Describe how looking time methods used in empirical studies have furthered our understanding of infants cognitive abilities

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As experimental techniques have improved so has our understanding of infant abilities. Describe how ‘looking time methods’ used in empirical studies have furthered our understanding of infants’ cognitive abilities.

It used to be a common assumption that an infant came into the world as a “tabulae rasae”, a blank slate as it were and that they were cognitively capable of very little, acting only on a set of innate reflexes (Locke, 1689). Locke’s beliefs were that an infant’s knowledge and cognitive processes derive from experience and exposure to the environment alone. Piaget was one of the first to challenge these ideas about infant cognition. Though children do gain perceptual knowledge of the world around them through a process of adaptation via constant interaction with environmental stimuli, the foundations behind their basic cognition is innate. Infants build on their own schematic knowledge and innate abilities to make sense of the world around them. Piaget’s theory suggests infants have a limited understanding of the physical world. They appear to lack the understanding of object permanence, have no concept of object perception and are incapable of recall from memory, (Piaget, 1938, 1959). All of these claims have been disputed by more recent research however and criticisms are high with Piaget’s methodology. Contrary to Piaget’s view it appears infants do perceive an objective world and are even aware of the basic rules governing object relations. There is much evidence to suggest infant capabilities go way beyond early assumptions and due to changes in methods used to study early infant cognition it is an unprecedented assumption today that an infant is born a blank slate. Looking time methods are one of the preferred methods used to research and observe early infant cognition. This essay shall be discussing three of these methods; preferential looking procedures, habituation techniques and violation of expectation methods, discussing whether or not findings can indicate early infant cognitive abilities and what conclusions can be drawn from such research.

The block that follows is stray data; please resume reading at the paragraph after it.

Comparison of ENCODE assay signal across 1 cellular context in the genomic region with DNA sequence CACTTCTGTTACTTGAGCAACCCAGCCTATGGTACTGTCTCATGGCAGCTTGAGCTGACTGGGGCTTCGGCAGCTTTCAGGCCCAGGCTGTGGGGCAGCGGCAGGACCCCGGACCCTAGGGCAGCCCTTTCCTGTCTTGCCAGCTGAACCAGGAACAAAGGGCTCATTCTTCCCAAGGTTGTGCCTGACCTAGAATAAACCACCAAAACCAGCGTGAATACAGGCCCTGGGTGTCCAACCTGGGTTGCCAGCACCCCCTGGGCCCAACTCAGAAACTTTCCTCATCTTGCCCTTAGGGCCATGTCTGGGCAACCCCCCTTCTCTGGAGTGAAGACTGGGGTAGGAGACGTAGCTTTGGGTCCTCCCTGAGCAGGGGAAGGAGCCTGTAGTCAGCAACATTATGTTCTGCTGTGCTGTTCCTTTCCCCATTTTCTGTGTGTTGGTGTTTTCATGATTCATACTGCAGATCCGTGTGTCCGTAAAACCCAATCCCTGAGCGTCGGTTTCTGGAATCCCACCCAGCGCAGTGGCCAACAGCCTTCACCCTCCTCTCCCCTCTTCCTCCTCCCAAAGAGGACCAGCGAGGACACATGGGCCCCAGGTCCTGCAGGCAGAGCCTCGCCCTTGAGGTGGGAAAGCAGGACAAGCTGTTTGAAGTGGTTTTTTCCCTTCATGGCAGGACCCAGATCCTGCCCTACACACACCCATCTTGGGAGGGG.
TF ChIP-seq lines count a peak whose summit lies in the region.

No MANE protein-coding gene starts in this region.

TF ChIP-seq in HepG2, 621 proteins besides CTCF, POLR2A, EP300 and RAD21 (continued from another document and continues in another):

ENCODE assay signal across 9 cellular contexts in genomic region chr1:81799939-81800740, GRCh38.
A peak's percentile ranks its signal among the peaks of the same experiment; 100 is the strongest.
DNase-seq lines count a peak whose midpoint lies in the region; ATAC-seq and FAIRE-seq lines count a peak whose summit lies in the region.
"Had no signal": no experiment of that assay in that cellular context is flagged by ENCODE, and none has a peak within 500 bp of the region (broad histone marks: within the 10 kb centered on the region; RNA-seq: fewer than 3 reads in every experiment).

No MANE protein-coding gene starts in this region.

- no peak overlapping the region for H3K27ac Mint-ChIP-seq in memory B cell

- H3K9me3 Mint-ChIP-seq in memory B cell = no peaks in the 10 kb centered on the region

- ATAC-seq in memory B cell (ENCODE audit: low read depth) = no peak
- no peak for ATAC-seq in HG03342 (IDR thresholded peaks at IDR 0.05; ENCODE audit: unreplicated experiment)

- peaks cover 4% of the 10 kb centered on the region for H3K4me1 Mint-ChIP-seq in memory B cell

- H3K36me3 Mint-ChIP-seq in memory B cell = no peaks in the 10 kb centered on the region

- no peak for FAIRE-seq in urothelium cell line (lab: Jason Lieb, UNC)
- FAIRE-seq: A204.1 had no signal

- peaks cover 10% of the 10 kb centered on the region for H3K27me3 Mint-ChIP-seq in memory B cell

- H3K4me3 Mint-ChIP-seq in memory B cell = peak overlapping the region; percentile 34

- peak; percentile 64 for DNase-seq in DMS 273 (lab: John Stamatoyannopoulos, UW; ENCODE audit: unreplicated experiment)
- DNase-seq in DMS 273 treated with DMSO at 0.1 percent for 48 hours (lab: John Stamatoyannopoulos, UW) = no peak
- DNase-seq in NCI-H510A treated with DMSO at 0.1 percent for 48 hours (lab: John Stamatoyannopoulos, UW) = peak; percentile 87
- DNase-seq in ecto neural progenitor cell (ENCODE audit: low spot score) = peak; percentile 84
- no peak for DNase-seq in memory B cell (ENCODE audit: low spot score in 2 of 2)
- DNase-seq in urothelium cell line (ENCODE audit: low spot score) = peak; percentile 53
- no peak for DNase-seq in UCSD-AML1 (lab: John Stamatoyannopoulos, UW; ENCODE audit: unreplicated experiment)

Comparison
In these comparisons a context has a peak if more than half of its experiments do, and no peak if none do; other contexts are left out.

It has been found premature babies as early as twenty-six weeks gestation are able to discriminate between light and dark and have been found to be capable of following a moving object with their gaze, (Bremner, 2012) but is what they are seeing merely blobs of light and moving blurs, or are they able to distinguish visual forms? Preferential looking procedures consist of an infant being presented with two stimuli simultaneously with their looking time being observed and recorded. It is assumed that if an infant looks at one stimulus longer than the other this is an indication of visual preference. Using this technique Fantz (1961) was able to establish infants have a preference for patterned stimuli over plain thus providing evidence to justify that infants can discriminate between the two stimuli. Results differed dependent on the age of the infant but this may be attributed to the biological factor that visual acuity does not reach full maturation until approximately six months of age. The findings suggest that some basic degree of form perception is an innate capability; however the fact that visual preference and discriminative ability is dependent on the age of the infant, suggests that environmental factors have an influence at a later stage of development.
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Fantz, (1961) was also interested to discover whether infants are capable of active selective perception which would suggest that they are capable of making sense of the visual forms they perceive. He used human facial configuration as the stimulus in his study on the basis that facial pattern is the most distinctive aspect of a person. It is also the most reliable way of distinguishing an individual from another object. Three flat objects were used similar in shape and size to that of a human face. On one was painted a stylized face in black on a pink ...

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